Cubans asking for asylum remain in legal limbo in the Netherlands

LGBTQ activists fears Cuban government misinformation is influencing status

HAVANA – When Victor Manuel Dueñas was advocating for the rights of the LGBTQ community in Santo Domingo, a municipality in the province of Villa Clara, Cuba, he said police officers treated him like a criminal.

He said they harassed him and wrongly accused activists of prostitution just because they were meeting at his home, where he said he ran a community center to help anyone identifying as LGBTQ. The 23-year-old activist was able to leave the island for the Netherlands in January. 

He arrived in flight to Moscow that had a layover at the Amsterdam Airport Schiphol before authorities detected a rise in asylum requests and started to require a transit visa. After spending a few days at the airport, authorities took him to a shelter where he remains, as his application for asylum is pending. 

"If they decide to deny our request and we are forced to return, what ever happens to us will be their fault," Dueñas said in Spanish. 

Dueñas fears reprisal and said police officers left a threatening message with his grandmother, after learning of his departure. He is also concerned that what he says is the Cuban government's propaganda and misinformation is influencing Dutch officials to deny the majority of Cubans' requests for asylum.

Cuban President Raul Castro's daughter Mariela Castro remains the director of the Cuban National Center for Sex Education, or CENESEX, in Havana. Although she has been an activist for LGBTQ rights on the Communist island, Dueñas said more needs to be done. To many the situation there might be "acceptable," but it really isn't, Dueñas said.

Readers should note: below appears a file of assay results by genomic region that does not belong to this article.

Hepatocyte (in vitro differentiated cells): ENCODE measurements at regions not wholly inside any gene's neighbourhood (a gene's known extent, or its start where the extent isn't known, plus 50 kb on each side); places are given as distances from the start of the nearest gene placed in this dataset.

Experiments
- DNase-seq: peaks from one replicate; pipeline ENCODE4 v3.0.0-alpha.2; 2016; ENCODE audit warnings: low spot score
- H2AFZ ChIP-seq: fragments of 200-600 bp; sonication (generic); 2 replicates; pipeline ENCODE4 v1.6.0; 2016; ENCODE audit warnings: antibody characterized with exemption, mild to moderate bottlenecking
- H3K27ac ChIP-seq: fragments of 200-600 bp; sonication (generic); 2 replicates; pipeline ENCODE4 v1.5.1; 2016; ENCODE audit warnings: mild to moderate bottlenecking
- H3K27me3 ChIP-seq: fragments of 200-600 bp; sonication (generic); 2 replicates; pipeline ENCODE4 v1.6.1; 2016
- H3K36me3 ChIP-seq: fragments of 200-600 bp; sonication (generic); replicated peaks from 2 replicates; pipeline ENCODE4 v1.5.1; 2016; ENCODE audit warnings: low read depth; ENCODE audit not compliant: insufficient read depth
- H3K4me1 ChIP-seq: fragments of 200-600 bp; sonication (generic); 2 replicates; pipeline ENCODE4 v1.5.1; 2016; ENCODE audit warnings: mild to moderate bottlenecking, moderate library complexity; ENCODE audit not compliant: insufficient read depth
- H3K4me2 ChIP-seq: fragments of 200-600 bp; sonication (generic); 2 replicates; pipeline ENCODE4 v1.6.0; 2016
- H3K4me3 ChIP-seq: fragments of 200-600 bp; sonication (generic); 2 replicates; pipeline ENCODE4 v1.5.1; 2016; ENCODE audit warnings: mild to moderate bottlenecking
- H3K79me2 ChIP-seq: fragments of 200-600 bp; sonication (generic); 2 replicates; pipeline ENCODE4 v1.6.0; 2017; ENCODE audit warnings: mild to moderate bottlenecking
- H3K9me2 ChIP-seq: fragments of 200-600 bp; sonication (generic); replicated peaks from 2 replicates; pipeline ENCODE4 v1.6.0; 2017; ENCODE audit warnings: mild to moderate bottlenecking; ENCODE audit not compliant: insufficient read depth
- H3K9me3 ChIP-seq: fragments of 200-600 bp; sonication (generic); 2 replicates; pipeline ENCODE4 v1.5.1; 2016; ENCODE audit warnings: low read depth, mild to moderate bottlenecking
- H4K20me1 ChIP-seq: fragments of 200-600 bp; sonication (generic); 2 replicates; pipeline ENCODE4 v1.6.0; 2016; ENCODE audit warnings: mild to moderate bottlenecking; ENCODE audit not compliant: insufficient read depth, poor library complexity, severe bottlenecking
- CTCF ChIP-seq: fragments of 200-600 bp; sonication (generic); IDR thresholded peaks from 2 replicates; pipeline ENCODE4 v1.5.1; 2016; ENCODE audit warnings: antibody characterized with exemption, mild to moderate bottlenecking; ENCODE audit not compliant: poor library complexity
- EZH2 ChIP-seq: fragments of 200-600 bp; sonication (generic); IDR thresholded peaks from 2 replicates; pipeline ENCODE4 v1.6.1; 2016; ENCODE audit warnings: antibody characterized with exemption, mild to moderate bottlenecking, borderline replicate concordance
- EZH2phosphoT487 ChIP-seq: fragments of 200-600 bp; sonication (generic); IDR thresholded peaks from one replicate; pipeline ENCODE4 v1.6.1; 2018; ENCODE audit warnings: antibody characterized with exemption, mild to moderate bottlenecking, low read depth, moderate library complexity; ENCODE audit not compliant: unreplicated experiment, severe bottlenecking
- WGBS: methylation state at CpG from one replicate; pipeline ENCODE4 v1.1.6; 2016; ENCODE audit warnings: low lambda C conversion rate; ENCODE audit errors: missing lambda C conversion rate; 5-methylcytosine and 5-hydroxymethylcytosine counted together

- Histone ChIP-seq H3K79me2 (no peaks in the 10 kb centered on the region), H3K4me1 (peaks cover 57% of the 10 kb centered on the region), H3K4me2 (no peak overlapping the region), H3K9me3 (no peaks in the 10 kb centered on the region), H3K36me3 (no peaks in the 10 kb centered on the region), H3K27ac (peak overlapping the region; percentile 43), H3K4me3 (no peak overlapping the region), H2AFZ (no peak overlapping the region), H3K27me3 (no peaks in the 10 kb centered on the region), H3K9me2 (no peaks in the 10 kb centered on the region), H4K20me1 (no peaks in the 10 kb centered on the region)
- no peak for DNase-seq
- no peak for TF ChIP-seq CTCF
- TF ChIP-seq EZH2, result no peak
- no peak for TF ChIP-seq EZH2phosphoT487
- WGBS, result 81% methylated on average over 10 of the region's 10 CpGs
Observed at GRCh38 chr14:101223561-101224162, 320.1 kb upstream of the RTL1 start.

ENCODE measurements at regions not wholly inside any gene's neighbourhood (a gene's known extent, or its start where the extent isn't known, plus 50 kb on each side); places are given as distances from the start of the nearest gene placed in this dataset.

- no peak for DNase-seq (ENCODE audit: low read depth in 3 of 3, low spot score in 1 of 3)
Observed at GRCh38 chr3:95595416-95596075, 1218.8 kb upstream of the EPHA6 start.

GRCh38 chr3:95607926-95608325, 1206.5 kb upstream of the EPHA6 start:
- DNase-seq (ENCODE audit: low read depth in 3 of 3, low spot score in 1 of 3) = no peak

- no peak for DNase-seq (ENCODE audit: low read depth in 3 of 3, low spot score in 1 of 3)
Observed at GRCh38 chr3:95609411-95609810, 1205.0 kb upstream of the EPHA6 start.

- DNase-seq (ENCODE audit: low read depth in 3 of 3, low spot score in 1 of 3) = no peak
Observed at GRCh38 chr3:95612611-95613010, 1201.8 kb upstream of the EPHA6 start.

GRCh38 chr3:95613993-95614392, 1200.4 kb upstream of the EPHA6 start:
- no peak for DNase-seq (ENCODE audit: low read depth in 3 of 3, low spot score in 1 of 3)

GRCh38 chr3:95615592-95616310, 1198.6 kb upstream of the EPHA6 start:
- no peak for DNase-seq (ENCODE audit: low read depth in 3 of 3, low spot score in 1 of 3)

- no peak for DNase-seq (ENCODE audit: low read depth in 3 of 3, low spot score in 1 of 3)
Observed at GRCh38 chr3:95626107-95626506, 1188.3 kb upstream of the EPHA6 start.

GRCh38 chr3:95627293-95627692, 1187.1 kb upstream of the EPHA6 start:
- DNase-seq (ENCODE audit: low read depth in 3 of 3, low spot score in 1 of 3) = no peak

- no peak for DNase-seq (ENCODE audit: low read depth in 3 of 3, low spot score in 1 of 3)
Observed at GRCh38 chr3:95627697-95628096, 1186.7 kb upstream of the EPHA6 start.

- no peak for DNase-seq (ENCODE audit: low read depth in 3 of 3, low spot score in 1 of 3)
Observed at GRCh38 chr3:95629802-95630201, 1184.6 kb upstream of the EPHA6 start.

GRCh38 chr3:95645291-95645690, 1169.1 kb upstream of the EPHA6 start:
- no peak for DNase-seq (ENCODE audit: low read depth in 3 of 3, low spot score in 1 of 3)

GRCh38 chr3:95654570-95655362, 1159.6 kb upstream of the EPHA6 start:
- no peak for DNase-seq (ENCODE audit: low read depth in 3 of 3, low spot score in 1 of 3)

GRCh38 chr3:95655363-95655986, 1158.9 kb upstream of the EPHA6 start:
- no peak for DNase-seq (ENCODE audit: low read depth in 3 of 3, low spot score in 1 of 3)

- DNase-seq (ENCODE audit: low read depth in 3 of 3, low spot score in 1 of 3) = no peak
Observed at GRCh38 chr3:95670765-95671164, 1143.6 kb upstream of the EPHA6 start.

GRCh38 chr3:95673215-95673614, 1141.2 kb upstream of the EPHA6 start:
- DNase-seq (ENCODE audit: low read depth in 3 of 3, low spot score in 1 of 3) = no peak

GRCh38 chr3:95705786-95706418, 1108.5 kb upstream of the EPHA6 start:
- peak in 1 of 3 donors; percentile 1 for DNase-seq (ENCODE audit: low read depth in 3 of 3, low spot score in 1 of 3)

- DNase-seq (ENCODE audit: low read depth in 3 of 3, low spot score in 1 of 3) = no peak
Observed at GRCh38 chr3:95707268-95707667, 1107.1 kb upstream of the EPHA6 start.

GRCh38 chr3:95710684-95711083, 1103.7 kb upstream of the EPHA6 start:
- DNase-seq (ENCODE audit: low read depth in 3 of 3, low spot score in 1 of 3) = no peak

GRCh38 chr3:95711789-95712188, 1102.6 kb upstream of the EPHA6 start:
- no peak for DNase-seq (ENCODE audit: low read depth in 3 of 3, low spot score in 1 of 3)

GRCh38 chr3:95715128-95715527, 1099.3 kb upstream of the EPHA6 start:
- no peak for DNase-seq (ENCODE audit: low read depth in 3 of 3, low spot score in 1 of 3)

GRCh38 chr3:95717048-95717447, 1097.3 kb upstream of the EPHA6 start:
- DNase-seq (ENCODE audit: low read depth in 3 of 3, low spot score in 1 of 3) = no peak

The days when Fidel Castro ordered officers to place gay men in labor camps to undergo "psychological re-programming" training are part of Cuban history. Before his death, Fidel Castro apologized and the government's tourist industry engaged in campaigns like Gay Tours in Havana, but Dueñas said Cubans are still the victim of harassment and discrimination. 

The transgender community deals with limitations. Although the island's universal health care system provides sex-reassignment surgery for eligible patients with the help of Belgian doctors who travel to the country annually. There is a long waiting list. The system doesn't cover cosmetic surgery, so breast implants are also not an option.

Dueñas said part of the activities he was coordinating at his center in Cuba were related to lobbying for same-sex marriage on the communist island. Mariela Castro is a supporter of sex marriage, but Dueñas said he and others believe the Cuban government isn't doing enough to improve the human rights of the LGBTQ community. 

"I am not going back," Dueñas said about his desire to stay in Europe even if immigration officials in the Netherlands decide to reject his petition for asylum. 

About the Authors:

In January 2017, Hatzel Vela became the first local television journalist in the country to move to Cuba and cover the island from the inside. During his time living and working in Cuba, he covered some of the most significant stories in a post-Fidel Castro Cuba. 

The Emmy Award-winning journalist joined the Local 10 News team in 2013. She wrote for the Miami Herald for more than 9 years and won a Green Eyeshade Award.